The Shift to Optical Space Communications Shifts Attack Surfaces for Space Systems

Changguang Satellite Technology (CGST) successfully demonstrated a space-to-ground optical communications link, boasting rates in excess of 10 Gbps. The test was carried out on CGST’s Jilin satellite, which is a part of a broader commercial imaging constellation.

The advent of optical space communication is a paradigm shift in the world of space communications. For governments, the narrow beam provides natural security along the space link, whereas RF beam spreading may provide unintended access for adversaries. Shantanu Gupta, of Aerospace Corporation, states “you may send the RF beam to the satellite you intend to, but behind it in the shadow there is another”. When considering the attack vectors for satellites and constellations, optical communications may force would-be attackers elsewhere in the system looking for vulnerabilities in the user segment or ground segment. This imposes a greater challenge on system administrators to ensure the sites and connections between the ground segment operations and ground entry points are secure and resilient to threats such as hacking, denial of service, of malware.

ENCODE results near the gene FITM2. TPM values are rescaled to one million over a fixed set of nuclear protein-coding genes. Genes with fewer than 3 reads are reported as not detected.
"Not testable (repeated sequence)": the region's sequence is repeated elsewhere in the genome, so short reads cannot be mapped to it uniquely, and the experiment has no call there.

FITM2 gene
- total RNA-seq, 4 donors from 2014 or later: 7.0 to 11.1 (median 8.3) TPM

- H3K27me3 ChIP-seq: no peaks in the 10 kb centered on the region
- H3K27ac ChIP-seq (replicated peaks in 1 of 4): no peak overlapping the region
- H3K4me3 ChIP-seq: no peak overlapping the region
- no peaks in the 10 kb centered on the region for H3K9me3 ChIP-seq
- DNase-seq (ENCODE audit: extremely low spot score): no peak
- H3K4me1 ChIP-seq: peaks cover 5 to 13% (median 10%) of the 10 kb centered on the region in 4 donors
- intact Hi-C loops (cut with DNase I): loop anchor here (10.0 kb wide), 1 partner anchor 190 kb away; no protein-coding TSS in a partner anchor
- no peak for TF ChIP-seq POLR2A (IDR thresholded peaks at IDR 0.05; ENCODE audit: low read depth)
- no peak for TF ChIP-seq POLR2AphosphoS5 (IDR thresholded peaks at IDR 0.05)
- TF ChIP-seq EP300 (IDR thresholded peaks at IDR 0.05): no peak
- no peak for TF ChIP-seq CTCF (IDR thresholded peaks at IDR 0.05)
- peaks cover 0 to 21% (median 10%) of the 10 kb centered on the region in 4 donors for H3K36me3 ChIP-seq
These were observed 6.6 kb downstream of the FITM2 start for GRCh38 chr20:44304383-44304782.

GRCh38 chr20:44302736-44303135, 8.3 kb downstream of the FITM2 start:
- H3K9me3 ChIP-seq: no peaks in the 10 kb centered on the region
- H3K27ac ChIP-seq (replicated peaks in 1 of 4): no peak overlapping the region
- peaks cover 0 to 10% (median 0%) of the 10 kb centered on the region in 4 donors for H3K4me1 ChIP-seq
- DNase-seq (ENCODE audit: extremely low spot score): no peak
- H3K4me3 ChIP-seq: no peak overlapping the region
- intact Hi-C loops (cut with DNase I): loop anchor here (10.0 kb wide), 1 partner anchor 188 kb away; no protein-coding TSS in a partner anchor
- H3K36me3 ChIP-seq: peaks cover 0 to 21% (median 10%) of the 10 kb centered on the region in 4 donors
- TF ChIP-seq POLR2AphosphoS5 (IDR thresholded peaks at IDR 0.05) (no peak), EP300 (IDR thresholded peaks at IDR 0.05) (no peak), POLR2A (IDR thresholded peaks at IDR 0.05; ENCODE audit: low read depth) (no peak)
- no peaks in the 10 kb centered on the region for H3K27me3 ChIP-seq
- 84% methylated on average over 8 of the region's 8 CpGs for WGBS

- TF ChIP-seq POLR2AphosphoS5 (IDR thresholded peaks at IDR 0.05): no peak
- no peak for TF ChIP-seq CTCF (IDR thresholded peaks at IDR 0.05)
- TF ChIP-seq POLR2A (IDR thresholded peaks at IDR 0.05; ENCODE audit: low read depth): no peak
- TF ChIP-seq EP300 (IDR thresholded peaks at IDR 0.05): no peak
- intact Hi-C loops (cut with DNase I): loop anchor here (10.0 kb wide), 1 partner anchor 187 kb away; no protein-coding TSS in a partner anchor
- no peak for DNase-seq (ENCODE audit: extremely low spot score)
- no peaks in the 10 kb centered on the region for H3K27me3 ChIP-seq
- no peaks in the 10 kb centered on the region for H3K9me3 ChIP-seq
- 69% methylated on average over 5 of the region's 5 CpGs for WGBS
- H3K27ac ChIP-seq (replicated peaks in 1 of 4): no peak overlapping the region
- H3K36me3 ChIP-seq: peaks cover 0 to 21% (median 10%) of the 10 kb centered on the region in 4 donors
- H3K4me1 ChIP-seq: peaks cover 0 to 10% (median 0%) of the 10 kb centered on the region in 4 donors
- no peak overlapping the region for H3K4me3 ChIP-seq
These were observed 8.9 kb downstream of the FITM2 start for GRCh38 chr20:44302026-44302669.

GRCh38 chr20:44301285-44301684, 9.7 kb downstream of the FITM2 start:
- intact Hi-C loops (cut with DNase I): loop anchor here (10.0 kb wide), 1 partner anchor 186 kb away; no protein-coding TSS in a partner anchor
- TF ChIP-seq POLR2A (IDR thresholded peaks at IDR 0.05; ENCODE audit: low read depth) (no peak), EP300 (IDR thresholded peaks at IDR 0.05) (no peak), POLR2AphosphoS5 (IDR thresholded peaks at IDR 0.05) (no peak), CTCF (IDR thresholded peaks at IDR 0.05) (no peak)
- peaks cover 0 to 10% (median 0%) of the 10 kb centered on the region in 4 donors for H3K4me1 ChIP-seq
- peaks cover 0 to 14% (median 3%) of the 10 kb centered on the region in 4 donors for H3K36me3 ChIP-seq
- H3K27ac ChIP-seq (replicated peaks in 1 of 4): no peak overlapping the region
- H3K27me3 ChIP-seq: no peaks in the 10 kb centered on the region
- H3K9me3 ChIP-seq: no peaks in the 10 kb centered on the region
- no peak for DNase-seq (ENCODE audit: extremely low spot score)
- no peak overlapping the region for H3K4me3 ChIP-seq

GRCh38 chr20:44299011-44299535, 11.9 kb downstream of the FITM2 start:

The Space Development Agency has committed to optical space-to-space and space-to-ground links as part of its Transport Layer network. This has sparked a race among startups and established companies in building optical space terminals to provide resilient and redundant global access to data in space. The next challenge will be properly storing and securing the data on the ground.